Bird Flu scare: Restaurants swing into damage control; issue advisories to reassure consumers
Yum! Brands-owned KFC, Asian cuisine chain Kylin and Lite Bite Foods-owned Punjab Grill said sales have been hit since the outbreak.
“We have seen a drop in the sales momentum over the past few days,” a KFC spokesperson said. “It is difficult to attribute this impact to any particular development. Several factors as the ongoing protests and harsh winters in the north, among others, are in play at present.”
The spokesperson said the chicken served at KFC India is cooked at 170 degrees Celsius, which is much higher than the temperature of 70°C for cooking of poultry prescribed by the World Health Organization.
Kylin managing director Saurabh Khanijo said consumers are staying away from chicken dishes.
“They’re looking for more fish options, especially with fish being in season. Sales of chicken items have dropped by 10-15%,” he said.
The bird flu outbreak comes as restaurants had started to report a revival in dining-out after the Covid-10-induced slump since March-end. The dine-in business, which drives the bulk of revenue for restaurants, had begun turning around towards the end of the previous quarter, with fewer Covid-19 cases and the lifting of restrictions, though about a third of the restaurants and bars across the country may have shut permanently because of the pandemic.
Rohit Aggarwal, director at Lite Bite Foods, said: “There has been a drop in chicken sales in our restaurants in markets like Chennai and Kerala. However, we are reassuring consumers about the safety of chicken across our restaurants.”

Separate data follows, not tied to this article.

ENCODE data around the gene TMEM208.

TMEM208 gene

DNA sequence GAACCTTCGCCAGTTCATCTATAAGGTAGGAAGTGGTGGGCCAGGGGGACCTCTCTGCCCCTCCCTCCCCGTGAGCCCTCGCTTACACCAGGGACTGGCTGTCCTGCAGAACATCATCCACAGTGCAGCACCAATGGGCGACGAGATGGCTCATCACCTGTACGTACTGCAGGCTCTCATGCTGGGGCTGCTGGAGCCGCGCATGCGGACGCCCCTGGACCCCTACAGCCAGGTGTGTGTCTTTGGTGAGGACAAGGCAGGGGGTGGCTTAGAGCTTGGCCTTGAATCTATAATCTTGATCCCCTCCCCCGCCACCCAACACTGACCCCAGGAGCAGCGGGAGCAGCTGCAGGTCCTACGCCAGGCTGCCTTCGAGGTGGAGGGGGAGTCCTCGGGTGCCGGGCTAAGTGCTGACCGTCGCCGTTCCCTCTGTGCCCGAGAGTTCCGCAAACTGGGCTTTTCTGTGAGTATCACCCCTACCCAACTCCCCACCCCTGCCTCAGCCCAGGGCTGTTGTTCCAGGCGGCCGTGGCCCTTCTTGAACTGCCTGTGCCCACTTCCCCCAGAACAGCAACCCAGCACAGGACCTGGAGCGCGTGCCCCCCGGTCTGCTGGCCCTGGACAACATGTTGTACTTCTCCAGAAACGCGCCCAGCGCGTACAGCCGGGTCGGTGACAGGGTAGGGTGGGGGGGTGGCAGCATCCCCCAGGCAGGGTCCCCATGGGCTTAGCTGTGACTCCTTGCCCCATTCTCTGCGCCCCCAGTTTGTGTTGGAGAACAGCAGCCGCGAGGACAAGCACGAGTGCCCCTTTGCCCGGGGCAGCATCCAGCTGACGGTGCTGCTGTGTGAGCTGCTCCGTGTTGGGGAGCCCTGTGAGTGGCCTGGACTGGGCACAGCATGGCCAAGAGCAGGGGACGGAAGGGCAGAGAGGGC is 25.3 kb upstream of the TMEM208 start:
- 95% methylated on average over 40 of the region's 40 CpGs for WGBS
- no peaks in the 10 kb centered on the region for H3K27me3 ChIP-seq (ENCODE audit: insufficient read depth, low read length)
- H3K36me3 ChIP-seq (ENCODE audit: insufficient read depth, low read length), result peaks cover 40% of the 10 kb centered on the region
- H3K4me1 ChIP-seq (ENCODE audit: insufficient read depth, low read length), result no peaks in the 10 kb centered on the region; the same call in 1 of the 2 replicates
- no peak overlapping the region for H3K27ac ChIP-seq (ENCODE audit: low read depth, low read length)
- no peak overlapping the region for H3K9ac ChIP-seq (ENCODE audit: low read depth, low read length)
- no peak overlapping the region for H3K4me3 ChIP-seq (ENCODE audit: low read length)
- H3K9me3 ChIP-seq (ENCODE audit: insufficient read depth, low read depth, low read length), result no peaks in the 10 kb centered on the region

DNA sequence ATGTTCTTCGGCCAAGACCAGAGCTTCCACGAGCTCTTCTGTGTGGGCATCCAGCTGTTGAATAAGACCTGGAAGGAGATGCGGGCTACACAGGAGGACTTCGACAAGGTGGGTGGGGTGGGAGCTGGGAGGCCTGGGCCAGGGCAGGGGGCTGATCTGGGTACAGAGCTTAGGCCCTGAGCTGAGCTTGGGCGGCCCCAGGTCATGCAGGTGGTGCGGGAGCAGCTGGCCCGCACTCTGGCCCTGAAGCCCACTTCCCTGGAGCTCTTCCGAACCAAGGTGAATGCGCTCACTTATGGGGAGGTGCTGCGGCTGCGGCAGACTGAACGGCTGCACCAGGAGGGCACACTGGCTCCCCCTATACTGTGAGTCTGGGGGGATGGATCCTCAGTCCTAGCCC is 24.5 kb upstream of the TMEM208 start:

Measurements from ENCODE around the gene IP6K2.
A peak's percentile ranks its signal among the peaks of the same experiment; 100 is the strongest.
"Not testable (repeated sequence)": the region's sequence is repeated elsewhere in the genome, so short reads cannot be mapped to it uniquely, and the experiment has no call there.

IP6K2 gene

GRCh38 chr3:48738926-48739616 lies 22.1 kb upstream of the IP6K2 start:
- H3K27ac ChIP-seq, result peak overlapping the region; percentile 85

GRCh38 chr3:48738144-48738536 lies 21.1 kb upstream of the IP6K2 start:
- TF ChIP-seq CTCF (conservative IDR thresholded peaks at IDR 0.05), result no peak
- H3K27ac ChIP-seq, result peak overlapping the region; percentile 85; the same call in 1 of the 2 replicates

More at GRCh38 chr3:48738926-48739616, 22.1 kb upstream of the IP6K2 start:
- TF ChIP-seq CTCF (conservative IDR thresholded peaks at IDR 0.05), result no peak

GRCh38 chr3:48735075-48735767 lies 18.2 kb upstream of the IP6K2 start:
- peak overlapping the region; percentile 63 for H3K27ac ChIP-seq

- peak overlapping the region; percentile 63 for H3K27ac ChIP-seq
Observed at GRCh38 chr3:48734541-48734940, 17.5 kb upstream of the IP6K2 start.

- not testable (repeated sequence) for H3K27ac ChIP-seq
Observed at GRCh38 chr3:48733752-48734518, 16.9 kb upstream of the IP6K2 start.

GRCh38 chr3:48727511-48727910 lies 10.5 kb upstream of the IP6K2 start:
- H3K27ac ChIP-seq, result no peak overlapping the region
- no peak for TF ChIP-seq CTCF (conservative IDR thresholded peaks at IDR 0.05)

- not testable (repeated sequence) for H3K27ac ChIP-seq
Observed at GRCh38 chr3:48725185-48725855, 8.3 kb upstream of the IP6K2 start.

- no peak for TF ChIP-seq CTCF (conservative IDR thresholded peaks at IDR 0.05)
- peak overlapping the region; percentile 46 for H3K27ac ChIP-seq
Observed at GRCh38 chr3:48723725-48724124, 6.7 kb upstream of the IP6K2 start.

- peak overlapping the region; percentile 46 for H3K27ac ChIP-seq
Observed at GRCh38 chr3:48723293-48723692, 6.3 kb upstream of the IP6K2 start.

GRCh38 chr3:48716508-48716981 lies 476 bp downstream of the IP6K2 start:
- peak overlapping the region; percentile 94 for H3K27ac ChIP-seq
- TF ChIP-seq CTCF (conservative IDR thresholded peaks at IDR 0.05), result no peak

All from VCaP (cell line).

Food search and delivery platform Zomato, and meat delivery companies such as Licious and FreshToHome, meanwhile, sent out detailed mailers over the weekend to consumers on the safety of chicken products, cooking temperatures and adherence to additional safety protocols.
FreshToHome sent out a message that said its chicken is raised in bio-secured farms under the supervision of veterinarians.
Speciality Foods-owned Mainland China and Zorawar Kalra’s Farzi Cafe and Made in Punjab said while there was no impact yet on chicken sales, they are issuing advisories to consumers on the safety of the products.
Anjan Chatterjee, chairman of Speciality Restaurants that operates Mainland China and Oh! Calcutta, said: “We have reviewed the developments and the needle on sales has not moved down. But following reports of cases and considering we are still going through the coronavirus, we are issuing advisories on the same.”
The bird flu scare has impacted the sale of chicken and chicken products, especially in north India, with the ban on inter-state transportation of hens also impacting sales.
A spokesperson for McDonald’s India – North and East said chicken products served in its restaurants undergo 64 quality checks across the supply chain from the farms to its restaurants.